Another, failed attack by some – as he was then portrayed by the media – crazy-arse goat herder who wanted to blow up the World Trade Center by planting a bomb in its basement car park. Oh, and the bombing in Beirut maybe, but that was way back in the 1980s. So, no, I can’t say I had a clear conception of who we were up against. At least not until I wanted to.

But I must say I had a very clear idea of what we were up against: seeing footage from an utterly devastated “Ground Zero” as it was then called in a callous attempt at sanitising language, I remember sitting in front of my television set, alone on a sunny September morning in Hamburg, hitting ground zero myself, tears running down my cheeks and all that because I found it so utterly and completely abhorrent what some people would do to other people if they were given half a chance. And I thought to myself: whoever did this, will stop at nothing.

It then transpired that “the ape Bush” as our enlightened media preferred to call the democratically elected President of the USA, George W. Bush, would go to war against Afghanistan. Now, the idea of throwing $500,000 warheads on $50 tents was about as debatable then as it is now, what with asymmetrical warfare and all that smart talk. Also, the wisdom of bombing some goat fuckers even deeper into the stone age was and is questionable. But something had to be done, surely, what with all that leader of the free world jazz.

So, another “coalition of the willing” was quickly cobbled together. Its role dispersal consisted mainly in the Yanks and the Brits doing the dirty jobs, while the Germans could put on their saintly glow and play world peace champion.

Guardian Council, Going Postal

Of course, the Germans befitted that role like no others, because of the narrative of the erstwhile bad guy done good had really caught on then. The fairy tale had successfully been implanted in the public’s imagination all around the world. And I suppose I’d have to quote Bob Hope now who – legend has is – once said: “I knew Doris Day before she became a virgin.” I’m not quite sure whether he really knew her in the biblical way, but it doesn’t matter now, I’m sure. Next step: Afghanistan peace conference in Bonn. German government vying for a Noble Peace Prize? You bet!

What is of importance now is that for a nation that practically singlehandedly invented the modern performing arts on stage and in front of film and television cameras, the Americans and – to a lesser degree, the Brits – apparently had astonishingly little knowledge about and regard for the powers of imagination.

Imagination, at least in the strictly rational way of thinking, depends on the wilful suspension of disbelief. It’s a licence to dream. The contract to make believe is something you knowingly enter and accept for a limited amount of time and space. It’s a utilitarian contract in essence: you pay the jester for making you happy – win-win! But as people want to believe, and knowledge is scarce – and absolute knowledge is even scarcer – many funny things may happen in the absence of facts. And faster than you can say mass media, imagination is not limited to a time and space any longer (the theatre, the cinema, the telly) but now is all around you. Now, everybody is living in a world of their own, in dreamy, lefty lalaland, because they can’t know things for certain any longer. Especially, when they don’t want to tell fact from fiction. And I doubt whether this is happy.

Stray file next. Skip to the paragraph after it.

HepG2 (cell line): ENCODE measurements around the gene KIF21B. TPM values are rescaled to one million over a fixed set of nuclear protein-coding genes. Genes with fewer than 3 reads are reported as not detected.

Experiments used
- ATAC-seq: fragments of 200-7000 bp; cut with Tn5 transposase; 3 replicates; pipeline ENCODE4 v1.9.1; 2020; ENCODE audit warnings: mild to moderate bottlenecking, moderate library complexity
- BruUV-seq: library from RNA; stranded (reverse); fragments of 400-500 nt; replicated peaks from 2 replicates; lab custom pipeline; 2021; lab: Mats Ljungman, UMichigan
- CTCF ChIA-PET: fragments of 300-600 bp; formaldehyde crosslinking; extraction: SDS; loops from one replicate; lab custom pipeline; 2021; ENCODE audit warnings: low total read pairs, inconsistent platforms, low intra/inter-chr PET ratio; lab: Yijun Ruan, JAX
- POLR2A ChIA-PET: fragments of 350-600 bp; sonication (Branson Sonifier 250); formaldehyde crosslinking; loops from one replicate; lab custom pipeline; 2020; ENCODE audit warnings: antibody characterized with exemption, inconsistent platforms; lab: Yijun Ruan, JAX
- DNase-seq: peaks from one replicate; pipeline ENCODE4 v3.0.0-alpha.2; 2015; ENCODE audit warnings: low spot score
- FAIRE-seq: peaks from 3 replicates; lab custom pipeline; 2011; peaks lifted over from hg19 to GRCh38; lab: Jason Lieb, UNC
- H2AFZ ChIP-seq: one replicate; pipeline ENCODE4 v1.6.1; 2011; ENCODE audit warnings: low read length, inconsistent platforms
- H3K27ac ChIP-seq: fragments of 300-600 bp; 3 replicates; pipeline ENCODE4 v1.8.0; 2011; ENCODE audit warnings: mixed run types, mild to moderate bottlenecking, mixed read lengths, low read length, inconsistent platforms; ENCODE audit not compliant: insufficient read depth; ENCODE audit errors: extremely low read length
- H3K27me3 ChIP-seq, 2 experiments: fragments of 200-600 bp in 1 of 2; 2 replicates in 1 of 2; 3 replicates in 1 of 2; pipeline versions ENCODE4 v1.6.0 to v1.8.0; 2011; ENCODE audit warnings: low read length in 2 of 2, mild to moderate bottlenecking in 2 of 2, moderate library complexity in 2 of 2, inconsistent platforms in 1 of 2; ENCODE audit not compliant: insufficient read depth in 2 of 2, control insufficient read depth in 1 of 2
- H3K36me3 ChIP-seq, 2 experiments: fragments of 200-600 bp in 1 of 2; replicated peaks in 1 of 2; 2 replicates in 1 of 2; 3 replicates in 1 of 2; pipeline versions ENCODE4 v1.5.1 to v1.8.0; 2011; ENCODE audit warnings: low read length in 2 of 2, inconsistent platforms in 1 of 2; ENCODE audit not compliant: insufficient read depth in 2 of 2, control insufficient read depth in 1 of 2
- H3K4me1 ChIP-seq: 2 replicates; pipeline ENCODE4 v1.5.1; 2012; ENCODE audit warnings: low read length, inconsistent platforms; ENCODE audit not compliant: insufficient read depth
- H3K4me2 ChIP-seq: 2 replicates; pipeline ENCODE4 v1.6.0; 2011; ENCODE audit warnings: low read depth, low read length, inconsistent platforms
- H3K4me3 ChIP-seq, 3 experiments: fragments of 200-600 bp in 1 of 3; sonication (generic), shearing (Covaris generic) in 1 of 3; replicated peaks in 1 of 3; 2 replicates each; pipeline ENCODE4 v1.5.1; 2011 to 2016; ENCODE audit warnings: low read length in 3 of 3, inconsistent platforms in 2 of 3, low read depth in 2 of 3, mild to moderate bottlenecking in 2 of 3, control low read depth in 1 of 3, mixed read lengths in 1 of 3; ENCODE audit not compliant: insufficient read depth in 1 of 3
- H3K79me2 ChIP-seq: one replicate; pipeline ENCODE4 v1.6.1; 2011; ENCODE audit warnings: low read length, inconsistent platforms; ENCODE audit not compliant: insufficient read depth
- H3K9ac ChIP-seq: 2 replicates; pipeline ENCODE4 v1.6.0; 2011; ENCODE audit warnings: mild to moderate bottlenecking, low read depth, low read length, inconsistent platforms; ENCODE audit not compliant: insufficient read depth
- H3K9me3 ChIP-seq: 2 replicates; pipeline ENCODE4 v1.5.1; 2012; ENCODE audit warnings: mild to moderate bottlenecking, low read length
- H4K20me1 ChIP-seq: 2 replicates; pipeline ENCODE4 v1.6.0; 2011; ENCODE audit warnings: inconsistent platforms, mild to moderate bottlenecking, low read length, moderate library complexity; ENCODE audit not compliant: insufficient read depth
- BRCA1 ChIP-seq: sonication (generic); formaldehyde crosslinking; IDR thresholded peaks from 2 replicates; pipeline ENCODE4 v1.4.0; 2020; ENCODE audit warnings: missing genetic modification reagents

Alas, you can’t win a war unless you can capture the imagination. Because without capturing the much-touted hearts and minds, you can win militarily, but not in a meaningful way. And for all its worth, the message of Freedom & Democracy doesn’t quite resonate in the same way all around the world, especially in places that have no clear concept and much less practical experience or use for either. The principal mistake lies in the assumption that these people are just like us when they are not. You cannot export centuries old institutions to the banks of the Euphrates at the push of a button and expect things to run as smoothly as they would on the Hudson or the river Thames. It hardly worked on the banks of the Rhine or the Elbe for that matter, if the history of the last two or three decades is anything to go by.

Therefore, I’m afraid I have to say, we mainly lost the war – and we will keep losing it – because we lost control of the narrative. The narrative being that we’re all one happy-crappy band of brothers and it doesn’t much matter whether we’re from Istanbul or Iowa, from Manchester or Morocco because we’re all the same when we are not. I mean, this “we are one world” nonsense is stemming from people who despise other people because they were born on the wrong side of the Angel in Islington, and call you deplorable for not sharing their fondness of macrobiotics. I think “bigot” is the word to use.

All that the last couple of decades has shown is that Western civilisation (and I expressly include Russia in this description) is quite the exception to the rule. And this rule is being determined in Lagos and Durban, who have the numbers in their advantage. And chaps called Bin-Laden, who still have their head office on the other side of the parking lot in front of the Kaaba, I just had a look the other day.

In the next two instalments I shall like to lay out how the slow grinding down of the coalition of the willing played out in my mind, and how the region’s destabilisation finally led to The Worst Refugee Crisis Ever™, or at least since the second world war.
 

© Guardian Council 2018